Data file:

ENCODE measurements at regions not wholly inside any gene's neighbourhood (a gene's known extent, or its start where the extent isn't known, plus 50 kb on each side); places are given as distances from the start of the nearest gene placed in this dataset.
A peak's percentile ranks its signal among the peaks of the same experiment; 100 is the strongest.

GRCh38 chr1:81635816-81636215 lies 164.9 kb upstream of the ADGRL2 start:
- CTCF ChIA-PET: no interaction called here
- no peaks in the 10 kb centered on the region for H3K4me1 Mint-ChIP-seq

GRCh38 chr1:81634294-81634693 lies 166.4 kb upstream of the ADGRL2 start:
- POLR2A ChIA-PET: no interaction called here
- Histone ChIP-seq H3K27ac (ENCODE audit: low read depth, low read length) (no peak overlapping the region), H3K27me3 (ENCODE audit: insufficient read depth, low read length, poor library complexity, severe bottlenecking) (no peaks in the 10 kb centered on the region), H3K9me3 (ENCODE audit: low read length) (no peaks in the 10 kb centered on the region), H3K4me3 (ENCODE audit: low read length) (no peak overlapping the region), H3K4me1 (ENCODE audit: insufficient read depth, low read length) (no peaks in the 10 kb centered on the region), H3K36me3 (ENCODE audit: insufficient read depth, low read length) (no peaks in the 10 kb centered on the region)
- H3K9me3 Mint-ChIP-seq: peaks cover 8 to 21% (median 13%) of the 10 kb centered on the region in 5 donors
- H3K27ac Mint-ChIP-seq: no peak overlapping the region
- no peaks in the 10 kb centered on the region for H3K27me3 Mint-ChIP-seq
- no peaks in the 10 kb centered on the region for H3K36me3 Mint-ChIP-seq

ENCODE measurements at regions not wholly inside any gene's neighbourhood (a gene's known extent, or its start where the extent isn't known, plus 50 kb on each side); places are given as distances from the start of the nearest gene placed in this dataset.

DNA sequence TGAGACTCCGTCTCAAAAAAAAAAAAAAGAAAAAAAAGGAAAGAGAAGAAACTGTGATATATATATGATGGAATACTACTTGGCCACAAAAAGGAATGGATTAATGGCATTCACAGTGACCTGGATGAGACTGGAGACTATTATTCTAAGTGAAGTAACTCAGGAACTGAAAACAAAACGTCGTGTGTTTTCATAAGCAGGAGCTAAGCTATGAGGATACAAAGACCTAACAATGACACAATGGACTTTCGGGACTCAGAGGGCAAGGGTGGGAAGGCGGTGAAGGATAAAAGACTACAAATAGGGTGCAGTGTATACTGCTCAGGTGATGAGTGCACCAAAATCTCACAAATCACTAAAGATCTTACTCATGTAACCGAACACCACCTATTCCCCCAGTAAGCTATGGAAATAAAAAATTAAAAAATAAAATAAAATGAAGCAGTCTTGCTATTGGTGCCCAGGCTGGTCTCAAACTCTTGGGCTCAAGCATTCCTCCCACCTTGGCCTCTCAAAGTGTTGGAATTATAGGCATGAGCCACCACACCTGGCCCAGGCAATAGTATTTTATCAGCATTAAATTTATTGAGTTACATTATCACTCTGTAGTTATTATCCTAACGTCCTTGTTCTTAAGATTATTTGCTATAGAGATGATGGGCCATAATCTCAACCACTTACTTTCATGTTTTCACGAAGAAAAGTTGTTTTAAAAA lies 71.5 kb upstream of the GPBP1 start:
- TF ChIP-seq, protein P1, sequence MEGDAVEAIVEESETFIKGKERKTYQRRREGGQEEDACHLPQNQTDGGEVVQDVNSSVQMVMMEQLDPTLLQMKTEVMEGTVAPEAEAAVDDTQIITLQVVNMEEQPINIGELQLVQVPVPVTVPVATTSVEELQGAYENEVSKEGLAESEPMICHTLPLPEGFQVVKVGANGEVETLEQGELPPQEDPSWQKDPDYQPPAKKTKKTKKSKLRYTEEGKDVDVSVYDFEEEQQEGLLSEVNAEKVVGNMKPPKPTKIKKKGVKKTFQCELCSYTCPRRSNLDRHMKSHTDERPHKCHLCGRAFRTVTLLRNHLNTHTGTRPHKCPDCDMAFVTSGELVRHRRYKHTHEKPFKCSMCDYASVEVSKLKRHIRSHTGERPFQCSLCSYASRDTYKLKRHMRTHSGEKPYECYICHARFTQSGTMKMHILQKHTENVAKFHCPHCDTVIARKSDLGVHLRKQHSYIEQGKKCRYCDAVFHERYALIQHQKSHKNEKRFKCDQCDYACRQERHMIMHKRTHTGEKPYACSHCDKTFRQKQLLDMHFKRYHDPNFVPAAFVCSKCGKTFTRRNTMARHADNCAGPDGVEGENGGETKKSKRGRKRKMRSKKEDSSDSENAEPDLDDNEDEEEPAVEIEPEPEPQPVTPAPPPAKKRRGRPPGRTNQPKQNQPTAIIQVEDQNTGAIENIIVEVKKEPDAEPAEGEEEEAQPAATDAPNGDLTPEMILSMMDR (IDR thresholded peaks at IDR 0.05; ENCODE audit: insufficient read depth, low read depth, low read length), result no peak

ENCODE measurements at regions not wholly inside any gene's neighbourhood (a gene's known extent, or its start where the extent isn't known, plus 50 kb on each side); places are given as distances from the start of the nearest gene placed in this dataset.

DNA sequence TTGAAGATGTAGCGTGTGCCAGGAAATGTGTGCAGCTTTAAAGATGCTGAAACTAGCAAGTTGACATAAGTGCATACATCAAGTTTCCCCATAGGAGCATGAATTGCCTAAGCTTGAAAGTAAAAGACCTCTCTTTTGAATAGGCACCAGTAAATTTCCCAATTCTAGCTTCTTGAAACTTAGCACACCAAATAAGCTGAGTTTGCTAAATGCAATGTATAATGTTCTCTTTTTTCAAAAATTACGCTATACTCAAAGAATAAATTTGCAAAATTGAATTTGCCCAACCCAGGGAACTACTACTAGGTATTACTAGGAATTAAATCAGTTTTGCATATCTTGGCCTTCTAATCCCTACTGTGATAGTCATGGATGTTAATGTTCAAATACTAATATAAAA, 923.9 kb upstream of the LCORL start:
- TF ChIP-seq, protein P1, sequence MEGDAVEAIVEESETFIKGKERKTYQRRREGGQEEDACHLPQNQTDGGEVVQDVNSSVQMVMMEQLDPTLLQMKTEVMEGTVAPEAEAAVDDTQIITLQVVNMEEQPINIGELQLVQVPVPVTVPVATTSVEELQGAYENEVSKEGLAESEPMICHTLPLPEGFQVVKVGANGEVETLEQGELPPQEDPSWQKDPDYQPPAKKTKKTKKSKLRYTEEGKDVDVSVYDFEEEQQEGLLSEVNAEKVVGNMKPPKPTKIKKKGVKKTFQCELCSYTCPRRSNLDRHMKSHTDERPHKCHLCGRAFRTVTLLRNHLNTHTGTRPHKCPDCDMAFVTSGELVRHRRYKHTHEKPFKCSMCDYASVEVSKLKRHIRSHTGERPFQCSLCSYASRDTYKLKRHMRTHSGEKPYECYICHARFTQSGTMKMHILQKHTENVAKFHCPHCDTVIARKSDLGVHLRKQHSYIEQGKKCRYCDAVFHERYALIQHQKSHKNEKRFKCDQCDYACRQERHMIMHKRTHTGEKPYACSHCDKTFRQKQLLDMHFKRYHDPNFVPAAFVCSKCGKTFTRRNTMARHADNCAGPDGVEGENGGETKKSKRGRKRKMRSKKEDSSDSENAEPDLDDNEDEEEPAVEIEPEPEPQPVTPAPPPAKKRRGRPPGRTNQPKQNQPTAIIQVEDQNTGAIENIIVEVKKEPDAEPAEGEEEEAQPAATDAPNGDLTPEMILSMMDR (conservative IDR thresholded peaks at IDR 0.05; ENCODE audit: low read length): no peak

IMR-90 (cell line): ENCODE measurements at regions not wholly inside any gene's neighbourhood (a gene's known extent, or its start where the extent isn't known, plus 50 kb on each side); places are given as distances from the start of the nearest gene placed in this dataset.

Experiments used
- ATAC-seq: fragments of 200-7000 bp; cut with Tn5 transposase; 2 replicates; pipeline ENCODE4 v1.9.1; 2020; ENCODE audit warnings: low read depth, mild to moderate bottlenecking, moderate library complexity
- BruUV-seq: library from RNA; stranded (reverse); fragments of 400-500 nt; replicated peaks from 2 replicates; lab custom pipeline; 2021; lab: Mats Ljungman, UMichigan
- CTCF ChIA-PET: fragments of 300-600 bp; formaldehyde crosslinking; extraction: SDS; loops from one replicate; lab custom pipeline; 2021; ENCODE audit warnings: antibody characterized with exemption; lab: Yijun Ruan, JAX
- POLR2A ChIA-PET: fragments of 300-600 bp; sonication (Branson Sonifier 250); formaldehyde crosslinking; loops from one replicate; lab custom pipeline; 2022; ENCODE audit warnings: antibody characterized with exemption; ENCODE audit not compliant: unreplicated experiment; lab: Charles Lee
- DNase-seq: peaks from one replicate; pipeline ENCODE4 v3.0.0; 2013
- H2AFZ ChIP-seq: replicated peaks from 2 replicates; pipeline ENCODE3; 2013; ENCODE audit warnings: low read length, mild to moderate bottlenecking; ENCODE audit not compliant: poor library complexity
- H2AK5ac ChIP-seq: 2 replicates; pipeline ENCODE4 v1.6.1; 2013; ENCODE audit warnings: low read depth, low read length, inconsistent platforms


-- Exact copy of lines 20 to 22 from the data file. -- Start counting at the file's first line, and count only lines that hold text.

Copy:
Experiments used
- ATAC-seq: fragments of 200-7000 bp; cut with Tn5 transposase; 2 replicates; pipeline ENCODE4 v1.9.1; 2020; ENCODE audit warnings: low read depth, mild to moderate bottlenecking, moderate library complexity
- BruUV-seq: library from RNA; stranded (reverse); fragments of 400-500 nt; replicated peaks from 2 replicates; lab custom pipeline; 2021; lab: Mats Ljungman, UMichigan